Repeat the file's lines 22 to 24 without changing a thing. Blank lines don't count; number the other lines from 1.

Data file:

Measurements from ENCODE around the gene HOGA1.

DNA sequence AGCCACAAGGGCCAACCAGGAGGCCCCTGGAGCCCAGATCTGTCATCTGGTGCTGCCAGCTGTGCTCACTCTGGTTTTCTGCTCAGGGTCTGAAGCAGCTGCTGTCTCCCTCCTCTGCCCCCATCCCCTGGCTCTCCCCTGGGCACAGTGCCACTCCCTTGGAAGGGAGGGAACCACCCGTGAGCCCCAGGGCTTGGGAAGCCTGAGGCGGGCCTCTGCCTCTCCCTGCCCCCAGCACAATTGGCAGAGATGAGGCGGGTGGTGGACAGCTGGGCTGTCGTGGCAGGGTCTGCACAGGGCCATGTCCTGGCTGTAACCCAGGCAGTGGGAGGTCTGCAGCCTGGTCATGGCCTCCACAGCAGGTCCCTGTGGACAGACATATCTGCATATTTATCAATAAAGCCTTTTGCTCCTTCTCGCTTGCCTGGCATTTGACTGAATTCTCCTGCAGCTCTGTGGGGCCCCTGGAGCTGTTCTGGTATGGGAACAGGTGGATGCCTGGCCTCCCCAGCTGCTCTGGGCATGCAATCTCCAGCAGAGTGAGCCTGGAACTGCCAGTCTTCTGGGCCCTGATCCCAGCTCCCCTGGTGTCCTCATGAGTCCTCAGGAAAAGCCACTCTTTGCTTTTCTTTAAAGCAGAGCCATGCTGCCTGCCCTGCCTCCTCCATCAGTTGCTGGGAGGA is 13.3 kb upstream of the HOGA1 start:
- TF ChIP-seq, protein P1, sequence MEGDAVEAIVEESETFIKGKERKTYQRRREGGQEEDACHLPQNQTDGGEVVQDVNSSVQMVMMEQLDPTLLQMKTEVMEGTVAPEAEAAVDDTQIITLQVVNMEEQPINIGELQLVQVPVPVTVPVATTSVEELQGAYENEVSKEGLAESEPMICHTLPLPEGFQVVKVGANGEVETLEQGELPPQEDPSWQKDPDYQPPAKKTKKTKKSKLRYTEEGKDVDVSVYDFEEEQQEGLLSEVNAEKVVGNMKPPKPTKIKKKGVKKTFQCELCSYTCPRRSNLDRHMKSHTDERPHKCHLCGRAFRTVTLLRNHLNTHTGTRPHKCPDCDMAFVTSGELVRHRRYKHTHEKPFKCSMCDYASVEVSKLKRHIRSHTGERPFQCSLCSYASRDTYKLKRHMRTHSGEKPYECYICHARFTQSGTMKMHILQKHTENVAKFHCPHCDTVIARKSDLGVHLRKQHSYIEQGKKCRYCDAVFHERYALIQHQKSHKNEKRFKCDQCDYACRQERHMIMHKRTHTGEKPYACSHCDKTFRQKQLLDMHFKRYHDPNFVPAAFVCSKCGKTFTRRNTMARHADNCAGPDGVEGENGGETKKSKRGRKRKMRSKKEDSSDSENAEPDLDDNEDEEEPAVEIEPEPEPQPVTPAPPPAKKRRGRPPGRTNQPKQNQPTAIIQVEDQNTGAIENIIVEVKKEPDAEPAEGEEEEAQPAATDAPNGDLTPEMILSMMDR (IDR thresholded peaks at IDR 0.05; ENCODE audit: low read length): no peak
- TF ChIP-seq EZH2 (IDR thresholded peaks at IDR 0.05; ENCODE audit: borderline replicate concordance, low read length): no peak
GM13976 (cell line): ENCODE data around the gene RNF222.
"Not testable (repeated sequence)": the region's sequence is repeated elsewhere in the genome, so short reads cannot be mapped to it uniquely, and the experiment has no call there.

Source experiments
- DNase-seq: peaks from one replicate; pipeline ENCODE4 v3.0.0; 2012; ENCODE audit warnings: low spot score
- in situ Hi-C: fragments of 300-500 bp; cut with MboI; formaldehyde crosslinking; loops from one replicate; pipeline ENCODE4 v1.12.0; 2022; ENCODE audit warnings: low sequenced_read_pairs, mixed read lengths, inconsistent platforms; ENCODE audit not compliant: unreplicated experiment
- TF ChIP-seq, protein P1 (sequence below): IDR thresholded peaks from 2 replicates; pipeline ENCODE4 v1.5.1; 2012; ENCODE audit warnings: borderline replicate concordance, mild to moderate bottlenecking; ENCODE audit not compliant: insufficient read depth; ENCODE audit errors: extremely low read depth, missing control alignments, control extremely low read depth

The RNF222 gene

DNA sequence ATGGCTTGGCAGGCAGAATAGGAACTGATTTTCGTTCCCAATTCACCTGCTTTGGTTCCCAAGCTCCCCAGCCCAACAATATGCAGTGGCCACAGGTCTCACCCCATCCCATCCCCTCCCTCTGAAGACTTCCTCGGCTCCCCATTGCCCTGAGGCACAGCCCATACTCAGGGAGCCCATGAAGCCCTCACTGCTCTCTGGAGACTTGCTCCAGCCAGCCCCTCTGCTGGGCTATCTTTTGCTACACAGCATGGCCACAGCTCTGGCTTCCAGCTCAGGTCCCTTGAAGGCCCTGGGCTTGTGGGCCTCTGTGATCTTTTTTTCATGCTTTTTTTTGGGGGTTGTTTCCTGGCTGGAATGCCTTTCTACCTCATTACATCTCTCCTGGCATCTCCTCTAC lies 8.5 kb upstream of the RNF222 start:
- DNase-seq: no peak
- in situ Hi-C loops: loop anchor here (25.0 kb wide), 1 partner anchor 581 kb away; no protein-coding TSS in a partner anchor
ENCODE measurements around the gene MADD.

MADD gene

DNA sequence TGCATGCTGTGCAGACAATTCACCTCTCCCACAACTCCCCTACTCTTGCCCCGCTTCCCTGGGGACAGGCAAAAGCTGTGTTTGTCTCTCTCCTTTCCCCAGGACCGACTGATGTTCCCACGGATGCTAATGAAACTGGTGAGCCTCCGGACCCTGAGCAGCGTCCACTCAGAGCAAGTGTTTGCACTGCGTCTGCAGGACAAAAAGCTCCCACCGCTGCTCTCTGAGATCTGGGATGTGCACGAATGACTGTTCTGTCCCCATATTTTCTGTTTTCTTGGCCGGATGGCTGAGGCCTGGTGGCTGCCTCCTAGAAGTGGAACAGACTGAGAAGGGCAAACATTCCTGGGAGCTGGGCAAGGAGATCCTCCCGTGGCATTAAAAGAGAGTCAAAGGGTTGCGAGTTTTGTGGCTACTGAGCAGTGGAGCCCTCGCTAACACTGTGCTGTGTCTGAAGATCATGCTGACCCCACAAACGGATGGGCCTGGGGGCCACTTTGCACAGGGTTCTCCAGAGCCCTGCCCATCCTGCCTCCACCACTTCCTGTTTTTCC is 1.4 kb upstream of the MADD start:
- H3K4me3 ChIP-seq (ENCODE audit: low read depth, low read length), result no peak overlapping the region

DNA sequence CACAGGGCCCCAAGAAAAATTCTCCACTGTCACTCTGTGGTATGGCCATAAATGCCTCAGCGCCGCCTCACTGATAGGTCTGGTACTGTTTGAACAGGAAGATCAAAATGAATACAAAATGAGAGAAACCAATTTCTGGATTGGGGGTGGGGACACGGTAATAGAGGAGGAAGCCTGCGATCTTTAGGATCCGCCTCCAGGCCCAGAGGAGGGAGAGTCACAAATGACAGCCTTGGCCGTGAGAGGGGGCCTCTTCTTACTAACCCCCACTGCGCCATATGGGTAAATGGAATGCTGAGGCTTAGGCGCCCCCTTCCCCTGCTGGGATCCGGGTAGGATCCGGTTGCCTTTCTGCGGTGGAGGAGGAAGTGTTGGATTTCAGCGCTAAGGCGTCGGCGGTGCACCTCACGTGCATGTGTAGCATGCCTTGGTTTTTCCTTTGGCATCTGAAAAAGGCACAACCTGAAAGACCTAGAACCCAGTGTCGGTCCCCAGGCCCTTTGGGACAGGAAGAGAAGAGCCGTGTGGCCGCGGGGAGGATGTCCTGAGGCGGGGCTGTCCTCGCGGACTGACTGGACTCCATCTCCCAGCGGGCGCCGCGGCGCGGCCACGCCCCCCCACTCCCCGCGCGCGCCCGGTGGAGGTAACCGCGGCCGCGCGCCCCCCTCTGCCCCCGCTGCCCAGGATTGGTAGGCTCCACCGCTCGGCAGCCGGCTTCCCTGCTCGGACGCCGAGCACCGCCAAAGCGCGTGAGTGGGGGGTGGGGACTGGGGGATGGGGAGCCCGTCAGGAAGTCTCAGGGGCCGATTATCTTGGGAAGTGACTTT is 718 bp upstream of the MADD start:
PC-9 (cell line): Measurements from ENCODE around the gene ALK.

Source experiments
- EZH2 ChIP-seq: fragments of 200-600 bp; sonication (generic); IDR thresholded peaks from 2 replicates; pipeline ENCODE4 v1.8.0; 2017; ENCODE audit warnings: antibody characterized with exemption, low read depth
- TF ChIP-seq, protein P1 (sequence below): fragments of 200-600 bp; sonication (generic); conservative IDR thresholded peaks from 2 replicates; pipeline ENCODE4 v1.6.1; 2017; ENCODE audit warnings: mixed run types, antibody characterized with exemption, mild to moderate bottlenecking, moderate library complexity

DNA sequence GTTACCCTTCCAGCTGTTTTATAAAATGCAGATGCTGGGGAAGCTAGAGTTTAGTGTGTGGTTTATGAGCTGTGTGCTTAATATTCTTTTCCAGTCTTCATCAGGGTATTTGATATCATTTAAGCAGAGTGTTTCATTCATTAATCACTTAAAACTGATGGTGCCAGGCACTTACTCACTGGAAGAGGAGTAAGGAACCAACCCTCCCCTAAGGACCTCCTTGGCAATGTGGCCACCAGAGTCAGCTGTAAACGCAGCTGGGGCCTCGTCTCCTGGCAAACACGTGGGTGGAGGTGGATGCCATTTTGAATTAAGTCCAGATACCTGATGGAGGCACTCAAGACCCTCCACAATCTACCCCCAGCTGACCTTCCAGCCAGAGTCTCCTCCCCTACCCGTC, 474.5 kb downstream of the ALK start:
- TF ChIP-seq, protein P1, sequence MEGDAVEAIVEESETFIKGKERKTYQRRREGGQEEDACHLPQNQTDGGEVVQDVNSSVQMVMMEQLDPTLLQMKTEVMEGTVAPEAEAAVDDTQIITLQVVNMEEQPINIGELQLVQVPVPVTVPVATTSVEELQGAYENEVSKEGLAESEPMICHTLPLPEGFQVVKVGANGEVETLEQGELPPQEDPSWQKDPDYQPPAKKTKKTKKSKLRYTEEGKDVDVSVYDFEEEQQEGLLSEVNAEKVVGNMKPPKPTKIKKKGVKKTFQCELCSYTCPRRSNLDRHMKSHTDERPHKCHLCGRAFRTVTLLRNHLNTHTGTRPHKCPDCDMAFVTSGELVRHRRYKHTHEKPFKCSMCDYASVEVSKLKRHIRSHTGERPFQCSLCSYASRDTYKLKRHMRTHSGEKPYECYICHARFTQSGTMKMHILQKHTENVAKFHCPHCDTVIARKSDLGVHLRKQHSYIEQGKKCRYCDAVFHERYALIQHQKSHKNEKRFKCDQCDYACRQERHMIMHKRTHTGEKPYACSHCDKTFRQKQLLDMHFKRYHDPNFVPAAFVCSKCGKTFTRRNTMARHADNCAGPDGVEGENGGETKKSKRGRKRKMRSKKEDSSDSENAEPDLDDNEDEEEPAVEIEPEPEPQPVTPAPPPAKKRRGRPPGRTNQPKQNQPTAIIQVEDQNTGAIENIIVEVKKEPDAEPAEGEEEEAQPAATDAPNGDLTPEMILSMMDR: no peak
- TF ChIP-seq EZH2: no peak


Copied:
- EZH2 ChIP-seq: fragments of 200-600 bp; sonication (generic); IDR thresholded peaks from 2 replicates; pipeline ENCODE4 v1.8.0; 2017; ENCODE audit warnings: antibody characterized with exemption, low read depth
- TF ChIP-seq, protein P1 (sequence below): fragments of 200-600 bp; sonication (generic); conservative IDR thresholded peaks from 2 replicates; pipeline ENCODE4 v1.6.1; 2017; ENCODE audit warnings: mixed run types, antibody characterized with exemption, mild to moderate bottlenecking, moderate library complexity

DNA sequence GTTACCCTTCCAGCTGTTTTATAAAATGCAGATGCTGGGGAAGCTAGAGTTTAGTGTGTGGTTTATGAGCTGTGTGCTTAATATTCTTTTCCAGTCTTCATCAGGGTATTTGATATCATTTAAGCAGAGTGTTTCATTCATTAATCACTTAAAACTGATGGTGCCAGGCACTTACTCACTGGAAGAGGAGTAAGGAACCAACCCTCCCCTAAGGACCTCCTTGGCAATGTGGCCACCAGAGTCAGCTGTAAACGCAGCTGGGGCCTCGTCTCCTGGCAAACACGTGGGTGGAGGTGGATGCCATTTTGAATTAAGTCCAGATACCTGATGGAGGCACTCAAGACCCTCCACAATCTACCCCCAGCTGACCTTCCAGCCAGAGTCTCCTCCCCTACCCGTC, 474.5 kb downstream of the ALK start: